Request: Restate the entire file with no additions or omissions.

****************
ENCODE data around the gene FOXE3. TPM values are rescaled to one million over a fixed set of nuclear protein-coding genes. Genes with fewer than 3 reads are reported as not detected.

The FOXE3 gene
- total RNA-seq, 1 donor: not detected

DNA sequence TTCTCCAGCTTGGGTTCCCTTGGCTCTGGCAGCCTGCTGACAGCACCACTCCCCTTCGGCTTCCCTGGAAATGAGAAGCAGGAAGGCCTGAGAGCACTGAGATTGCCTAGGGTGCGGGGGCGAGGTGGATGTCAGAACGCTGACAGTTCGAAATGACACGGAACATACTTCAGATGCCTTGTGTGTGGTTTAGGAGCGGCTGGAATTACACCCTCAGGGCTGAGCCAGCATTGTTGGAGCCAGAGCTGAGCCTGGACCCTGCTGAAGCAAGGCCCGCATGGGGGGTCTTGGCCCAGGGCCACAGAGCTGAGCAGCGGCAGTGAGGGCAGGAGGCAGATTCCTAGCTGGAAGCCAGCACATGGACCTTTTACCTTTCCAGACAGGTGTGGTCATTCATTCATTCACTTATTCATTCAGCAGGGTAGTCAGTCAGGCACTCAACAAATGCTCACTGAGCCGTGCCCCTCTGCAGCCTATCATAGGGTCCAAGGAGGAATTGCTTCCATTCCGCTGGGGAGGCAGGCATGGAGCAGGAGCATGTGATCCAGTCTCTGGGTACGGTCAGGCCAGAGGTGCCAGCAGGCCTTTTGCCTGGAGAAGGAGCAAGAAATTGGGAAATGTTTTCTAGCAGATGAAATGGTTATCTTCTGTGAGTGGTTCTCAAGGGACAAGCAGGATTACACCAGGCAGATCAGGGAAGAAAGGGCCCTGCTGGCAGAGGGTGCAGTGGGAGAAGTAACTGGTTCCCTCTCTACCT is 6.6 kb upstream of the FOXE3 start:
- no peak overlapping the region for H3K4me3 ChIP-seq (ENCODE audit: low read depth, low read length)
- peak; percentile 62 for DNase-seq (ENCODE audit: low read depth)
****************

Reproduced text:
ENCODE data around the gene FOXE3. TPM values are rescaled to one million over a fixed set of nuclear protein-coding genes. Genes with fewer than 3 reads are reported as not detected.

The FOXE3 gene
- total RNA-seq, 1 donor: not detected

DNA sequence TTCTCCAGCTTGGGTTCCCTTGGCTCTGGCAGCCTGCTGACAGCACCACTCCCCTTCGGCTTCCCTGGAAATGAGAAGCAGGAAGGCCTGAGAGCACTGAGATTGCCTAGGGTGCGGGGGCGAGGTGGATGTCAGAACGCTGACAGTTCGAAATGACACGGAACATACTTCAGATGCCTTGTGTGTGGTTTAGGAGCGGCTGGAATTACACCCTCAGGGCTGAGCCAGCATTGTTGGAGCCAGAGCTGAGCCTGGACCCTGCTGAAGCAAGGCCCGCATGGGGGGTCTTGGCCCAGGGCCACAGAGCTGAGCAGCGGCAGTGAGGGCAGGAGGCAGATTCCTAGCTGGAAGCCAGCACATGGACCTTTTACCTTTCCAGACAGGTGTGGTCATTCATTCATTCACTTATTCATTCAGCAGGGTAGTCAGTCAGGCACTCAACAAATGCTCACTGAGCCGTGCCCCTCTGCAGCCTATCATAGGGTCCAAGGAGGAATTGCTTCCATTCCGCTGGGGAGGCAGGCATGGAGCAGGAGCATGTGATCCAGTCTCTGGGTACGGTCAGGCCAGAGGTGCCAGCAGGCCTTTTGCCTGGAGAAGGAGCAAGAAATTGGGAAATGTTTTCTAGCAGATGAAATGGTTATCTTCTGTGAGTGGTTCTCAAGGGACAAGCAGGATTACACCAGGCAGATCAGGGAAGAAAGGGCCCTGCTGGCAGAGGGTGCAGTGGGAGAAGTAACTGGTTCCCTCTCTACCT is 6.6 kb upstream of the FOXE3 start:
- no peak overlapping the region for H3K4me3 ChIP-seq (ENCODE audit: low read depth, low read length)
- peak; percentile 62 for DNase-seq (ENCODE audit: low read depth)